Kaylyn Lund

  Last year, at the age of twenty-two, I walked into Selah, alone. I was in a brief period between my school finals, recovering from a multitude of bad antidepressants, and heading out for a month long trip to a high sex trafficking area in Kenya to work with women and children affected by HIV and AIDs, also alone. Up until Selah I had felt that the large majority of my faith walk was alone.  I didn’t fit the mold of a cookie cutter Christian girl and felt punished, instead of encouraged for my desire to lead and my passion for the Gospel. Whenever I heard God’s voice calling me to action I also faced feelings of shame and guilt for having the desire to say yes to Jesus. 

     When I was raped as a teenager by someone in my youth group, I spoke to a church leader and though I was assured I’d be forgiven I was also told to repent for whatever role I had played in my suffering. I left that church and continued to relentlessly seek Jesus, but I couldn’t help thinking, if these are the men meant to “lead me to Jesus” I will never be close enough. 

     A few years later I started doing ministry at my alma mater; Ohio University - a notorious party school in Athens Ohio - my current pastor had not only made a point to let me know that it wasn’t a holy place to be but also preached in his sermon that following Sunday that he would never allow his daughter to live in such a place. The problem was that I was completely committed to the truth of John 1:5 that the light shines in the darkness, and the darkness has not overcome it. I believed God was using me to reflect himself in the darkness and I wasn’t willing to compromise.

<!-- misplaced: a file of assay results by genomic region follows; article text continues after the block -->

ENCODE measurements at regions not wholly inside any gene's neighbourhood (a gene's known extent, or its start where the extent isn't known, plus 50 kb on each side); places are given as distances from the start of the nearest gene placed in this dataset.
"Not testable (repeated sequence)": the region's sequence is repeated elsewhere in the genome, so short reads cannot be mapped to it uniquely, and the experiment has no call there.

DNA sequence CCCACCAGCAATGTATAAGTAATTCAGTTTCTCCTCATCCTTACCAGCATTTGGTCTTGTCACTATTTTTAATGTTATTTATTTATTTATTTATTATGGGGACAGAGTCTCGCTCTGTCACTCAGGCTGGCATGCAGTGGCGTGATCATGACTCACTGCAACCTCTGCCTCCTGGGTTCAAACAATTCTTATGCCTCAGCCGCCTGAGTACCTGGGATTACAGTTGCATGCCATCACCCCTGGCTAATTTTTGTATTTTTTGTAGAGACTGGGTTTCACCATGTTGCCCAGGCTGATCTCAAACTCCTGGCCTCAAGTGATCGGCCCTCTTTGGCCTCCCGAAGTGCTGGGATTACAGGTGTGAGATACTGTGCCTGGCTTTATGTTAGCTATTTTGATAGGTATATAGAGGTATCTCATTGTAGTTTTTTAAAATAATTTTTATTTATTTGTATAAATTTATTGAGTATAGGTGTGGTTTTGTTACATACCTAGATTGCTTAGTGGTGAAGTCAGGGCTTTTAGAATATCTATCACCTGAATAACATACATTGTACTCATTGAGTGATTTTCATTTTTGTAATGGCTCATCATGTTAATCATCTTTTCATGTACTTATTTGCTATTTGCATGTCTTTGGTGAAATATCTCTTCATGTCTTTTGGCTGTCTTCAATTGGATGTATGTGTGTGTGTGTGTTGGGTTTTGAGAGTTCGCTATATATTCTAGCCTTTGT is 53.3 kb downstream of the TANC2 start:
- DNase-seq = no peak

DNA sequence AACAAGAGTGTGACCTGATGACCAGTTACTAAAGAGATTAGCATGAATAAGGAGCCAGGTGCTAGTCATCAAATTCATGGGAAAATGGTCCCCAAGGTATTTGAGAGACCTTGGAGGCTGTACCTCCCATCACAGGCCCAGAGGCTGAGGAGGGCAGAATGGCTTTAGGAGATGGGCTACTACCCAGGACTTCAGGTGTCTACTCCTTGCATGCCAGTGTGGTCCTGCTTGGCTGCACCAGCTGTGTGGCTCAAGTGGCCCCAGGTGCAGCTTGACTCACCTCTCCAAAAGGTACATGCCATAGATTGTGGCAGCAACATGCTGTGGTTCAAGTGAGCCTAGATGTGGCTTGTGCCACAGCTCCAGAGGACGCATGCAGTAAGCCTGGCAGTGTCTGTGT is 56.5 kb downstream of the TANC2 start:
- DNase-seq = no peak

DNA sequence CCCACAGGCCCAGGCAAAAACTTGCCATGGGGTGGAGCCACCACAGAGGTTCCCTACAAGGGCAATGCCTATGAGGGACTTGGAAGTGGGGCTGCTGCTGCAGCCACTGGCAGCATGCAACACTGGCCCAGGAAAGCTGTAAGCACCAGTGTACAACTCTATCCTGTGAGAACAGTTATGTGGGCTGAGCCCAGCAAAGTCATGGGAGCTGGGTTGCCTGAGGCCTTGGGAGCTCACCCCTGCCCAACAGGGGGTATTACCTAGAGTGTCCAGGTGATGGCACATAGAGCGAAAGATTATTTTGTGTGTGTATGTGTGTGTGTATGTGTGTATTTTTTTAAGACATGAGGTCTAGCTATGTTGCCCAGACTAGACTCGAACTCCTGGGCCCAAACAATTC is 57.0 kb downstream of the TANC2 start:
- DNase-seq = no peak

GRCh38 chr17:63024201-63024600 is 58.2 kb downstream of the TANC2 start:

I was left questioning my callings, confused by the truth I was reading my Bible and the manipulation that seemed to be happening at the pulpit. When I finally went to Selah I saw real women pursuing the Lord in so many beautiful ways. I found affirmation that a women's place is at the feet of Jesus no matter where that is or what it looks like. I was able to head into one of the most transformative months of my life no longer alone but knowing deep in my spirit that there was and still are women marching along side Christ right there with me.  

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